I received a copy of this book from the publisher in exchange for an honest review


"Genetic engineering isn't some far-off fantasy. It's arriving faster than most of us understand or are prepared for."

Wow! I loved this book. I picked it up and put it down several times to read other books but I kept coming back to it because every single chapter, page, and concept was absolutely fascinating. Jamie Metzl details a broad range of topics that arise when biology and technology intersect, such as:

· personalized/precision medicine
· stem cells
· exponential generational increases in IQ
· CRISPR sequences
· gene therapies
· transhumanism
· GMOs

He also posits both sides of the myriad ethical, religious, moral, and political issues that have come about now that our DNA is as "hackable as our information technology" and points out that by "retooling our own genetic code, the choices we make today will be the difference between realizing breathtaking advances in human well-being and descending into a dangerous and potentially deadly genetic arms race."

I found myself daydreaming about so many currently unthinkable scenarios (good and bad) to come, which genetic manipulations will be embraced and which will be the dividing issues, and how each scientific achievement builds on the ones before it. For example, IVF was once an impossible sounding concept but now it is a fairly common occurrence. So many possibilities....


Review:: The Dictionary Wars: The American Fight Over the English Language by Peter Martin


The Dictionary Wars: The American Fight Over the English Language by Peter Martin
(releases 5/28/19 from Princeton University Press)
Disclaimer: I received a copy of this book in exchange for an honest review. I received no additional compensation.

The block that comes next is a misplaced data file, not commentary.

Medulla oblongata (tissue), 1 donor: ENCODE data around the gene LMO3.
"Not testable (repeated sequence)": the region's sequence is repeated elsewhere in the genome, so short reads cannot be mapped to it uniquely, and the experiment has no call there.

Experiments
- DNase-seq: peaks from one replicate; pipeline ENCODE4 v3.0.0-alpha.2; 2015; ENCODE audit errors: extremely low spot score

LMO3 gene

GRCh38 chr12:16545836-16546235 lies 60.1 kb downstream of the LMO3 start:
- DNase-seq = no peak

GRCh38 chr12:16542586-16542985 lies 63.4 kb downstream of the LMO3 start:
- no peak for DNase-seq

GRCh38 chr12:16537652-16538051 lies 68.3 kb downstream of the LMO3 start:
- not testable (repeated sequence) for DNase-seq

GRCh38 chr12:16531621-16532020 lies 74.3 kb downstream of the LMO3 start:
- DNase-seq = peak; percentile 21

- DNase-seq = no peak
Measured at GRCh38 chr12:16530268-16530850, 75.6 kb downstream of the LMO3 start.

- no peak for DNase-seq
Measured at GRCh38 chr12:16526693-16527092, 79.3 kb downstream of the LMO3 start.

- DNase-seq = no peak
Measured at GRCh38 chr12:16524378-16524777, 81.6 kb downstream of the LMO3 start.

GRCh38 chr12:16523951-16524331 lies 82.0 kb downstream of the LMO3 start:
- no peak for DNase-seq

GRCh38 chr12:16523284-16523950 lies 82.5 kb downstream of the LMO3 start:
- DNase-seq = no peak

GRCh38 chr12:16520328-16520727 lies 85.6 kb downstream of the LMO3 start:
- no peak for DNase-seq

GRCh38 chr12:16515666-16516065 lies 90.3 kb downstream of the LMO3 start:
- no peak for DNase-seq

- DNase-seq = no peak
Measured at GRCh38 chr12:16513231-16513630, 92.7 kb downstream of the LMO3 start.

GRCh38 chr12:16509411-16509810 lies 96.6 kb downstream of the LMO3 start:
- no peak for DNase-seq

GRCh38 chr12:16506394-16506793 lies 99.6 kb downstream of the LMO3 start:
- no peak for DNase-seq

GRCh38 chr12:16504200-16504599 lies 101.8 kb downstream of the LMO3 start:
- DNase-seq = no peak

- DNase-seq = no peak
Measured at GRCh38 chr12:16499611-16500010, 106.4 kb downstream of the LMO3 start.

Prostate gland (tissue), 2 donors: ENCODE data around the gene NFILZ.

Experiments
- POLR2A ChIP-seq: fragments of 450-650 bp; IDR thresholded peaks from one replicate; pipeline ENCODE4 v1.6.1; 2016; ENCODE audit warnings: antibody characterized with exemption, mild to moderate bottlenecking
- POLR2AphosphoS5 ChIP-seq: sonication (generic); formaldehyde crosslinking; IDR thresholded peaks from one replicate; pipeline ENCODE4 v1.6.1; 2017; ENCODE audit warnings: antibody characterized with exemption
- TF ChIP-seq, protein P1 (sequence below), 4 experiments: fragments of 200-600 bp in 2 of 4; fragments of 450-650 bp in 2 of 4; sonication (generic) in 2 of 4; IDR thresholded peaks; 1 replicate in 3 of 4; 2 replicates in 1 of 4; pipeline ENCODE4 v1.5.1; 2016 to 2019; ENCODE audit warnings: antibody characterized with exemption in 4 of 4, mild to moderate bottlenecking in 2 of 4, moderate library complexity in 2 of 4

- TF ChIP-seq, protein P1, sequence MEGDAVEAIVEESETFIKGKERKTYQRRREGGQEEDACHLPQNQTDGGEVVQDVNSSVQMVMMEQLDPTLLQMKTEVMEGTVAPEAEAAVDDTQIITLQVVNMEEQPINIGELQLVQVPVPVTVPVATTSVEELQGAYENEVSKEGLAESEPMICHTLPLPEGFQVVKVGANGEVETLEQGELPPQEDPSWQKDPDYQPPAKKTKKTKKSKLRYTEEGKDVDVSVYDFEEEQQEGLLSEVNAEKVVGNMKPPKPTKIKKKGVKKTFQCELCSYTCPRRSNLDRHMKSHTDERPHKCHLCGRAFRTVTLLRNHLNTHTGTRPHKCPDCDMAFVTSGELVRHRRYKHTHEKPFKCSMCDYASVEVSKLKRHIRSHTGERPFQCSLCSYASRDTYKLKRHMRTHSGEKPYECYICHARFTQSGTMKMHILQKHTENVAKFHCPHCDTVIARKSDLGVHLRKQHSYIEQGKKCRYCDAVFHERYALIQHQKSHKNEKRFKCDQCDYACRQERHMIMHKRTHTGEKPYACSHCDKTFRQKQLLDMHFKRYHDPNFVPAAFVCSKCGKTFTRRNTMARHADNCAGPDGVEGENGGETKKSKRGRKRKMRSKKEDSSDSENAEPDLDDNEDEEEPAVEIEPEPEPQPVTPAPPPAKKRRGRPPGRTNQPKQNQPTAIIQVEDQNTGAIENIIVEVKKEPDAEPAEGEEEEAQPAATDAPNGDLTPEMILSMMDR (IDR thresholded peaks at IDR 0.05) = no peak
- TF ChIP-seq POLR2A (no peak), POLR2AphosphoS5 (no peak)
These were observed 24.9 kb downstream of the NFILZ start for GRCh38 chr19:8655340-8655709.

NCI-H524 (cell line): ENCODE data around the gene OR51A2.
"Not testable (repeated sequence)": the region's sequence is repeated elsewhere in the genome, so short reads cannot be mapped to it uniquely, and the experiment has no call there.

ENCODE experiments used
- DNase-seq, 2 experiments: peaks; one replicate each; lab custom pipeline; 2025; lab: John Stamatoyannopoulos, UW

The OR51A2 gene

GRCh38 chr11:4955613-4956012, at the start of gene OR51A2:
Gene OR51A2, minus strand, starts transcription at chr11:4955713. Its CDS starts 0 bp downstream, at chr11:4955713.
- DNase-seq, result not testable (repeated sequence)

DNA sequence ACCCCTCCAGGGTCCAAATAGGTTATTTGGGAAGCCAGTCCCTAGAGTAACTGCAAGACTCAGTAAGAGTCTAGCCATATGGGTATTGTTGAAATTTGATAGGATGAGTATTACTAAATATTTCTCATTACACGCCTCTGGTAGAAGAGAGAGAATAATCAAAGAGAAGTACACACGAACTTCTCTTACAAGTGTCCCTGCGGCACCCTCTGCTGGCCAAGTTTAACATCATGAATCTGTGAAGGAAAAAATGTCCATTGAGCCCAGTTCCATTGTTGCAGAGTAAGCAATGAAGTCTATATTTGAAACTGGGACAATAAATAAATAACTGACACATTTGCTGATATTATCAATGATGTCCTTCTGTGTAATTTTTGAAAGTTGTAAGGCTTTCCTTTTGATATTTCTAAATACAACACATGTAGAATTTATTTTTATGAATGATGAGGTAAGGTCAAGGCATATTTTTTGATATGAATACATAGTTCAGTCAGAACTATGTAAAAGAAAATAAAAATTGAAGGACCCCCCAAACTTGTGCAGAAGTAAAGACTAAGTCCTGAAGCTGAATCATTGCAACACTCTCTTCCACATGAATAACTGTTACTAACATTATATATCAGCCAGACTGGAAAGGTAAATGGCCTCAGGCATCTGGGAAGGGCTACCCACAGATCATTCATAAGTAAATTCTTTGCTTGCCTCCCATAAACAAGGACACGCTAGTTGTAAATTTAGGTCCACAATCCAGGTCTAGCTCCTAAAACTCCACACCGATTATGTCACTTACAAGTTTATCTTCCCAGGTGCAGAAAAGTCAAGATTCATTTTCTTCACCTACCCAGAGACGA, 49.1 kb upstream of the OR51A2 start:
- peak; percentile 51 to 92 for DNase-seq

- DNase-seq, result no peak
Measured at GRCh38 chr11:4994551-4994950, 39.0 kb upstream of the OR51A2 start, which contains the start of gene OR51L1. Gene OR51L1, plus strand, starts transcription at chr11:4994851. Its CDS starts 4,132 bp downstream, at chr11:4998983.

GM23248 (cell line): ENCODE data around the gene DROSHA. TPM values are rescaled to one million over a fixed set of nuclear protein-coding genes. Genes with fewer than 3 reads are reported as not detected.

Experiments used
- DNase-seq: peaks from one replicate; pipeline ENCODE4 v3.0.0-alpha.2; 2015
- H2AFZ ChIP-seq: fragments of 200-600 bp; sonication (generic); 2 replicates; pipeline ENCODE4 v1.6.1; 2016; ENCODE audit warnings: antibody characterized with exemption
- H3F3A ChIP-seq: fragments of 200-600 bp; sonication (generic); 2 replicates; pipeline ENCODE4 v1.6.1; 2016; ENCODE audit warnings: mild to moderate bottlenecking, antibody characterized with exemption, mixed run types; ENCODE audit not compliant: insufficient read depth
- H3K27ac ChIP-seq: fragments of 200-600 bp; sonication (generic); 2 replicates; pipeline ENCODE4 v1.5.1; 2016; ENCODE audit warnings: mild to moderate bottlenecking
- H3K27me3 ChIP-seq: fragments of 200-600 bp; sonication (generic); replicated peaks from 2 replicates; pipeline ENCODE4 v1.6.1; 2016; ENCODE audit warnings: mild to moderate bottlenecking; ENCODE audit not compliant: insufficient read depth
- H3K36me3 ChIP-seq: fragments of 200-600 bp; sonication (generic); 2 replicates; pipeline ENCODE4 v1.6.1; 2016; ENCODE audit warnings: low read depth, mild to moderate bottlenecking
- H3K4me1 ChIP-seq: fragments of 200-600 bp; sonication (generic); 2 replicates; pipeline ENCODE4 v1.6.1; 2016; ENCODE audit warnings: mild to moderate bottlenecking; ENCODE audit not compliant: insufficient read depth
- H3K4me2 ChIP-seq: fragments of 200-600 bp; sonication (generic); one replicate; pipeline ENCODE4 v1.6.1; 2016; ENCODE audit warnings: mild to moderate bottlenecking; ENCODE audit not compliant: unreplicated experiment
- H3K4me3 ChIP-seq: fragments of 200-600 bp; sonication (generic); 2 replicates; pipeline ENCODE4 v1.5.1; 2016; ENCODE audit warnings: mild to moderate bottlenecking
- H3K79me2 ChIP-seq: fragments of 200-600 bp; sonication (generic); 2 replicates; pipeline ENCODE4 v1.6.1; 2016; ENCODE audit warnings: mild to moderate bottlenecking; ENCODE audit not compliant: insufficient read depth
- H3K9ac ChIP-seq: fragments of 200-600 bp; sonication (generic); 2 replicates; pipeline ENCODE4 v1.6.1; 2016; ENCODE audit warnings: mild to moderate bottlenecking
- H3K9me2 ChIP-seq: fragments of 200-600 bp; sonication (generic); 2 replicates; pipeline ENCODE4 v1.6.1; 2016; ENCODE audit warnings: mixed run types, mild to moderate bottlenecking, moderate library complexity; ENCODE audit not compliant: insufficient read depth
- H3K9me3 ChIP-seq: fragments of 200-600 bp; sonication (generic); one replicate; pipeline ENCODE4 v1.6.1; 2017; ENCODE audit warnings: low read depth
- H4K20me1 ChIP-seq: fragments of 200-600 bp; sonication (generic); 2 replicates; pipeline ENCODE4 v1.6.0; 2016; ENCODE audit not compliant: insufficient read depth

I have always considered a dictionary to be an informative collection of words, a writing companion, and a seemingly endless source of ideas—not necessarily a controversial publication. The Dictionary Wars taught me that I was oh so wrong. The historical conflicts surrounding American dictionaries were intense! As a new republic America’s first lexicographers, Noah Webster and Joseph Emerson Worcester, wanted an American dictionary that would rival Samuel Johnson's 1755 British Dictionary of the English Language, but they each had their own ideas about what that dictionary would entail. Webster believed an American dictionary “ought to be informed by the nation's republican principles.” Worcester, however, “thought that such language reforms were reckless and went too far.” After Webster’s death, the Merriam brothers acquired Webster’s publishing rights and launched another language war. With libel suits and fraud claims galore, The Dictionary Wars: The American Fight Over the English Language is a word nerd’s dream.

Also included in my pic is my new favorite lunch/dinner for one: Rice Cake Bruschetta

Review of The Confessions of Frannie Langton by Sara Collins


The Confessions of Frannie Langton by Sara Collins (releasing May 21, 2019 from Harper)
I was given a free copy of this book from the publisher in exchange for an honest review.
I received no additional compensation. 


Dubbed the Mulatta Murderess in the London papers, Frannie Langton stands accused of murdering her employer, scientist George Benham, and his wife Marguerite, but she cannot remember the events of the evening. While Frannie awaits her trial she recalls her childhood on a Jamaican sugar plantation, her apprenticeship to her master/father, and her travels to London.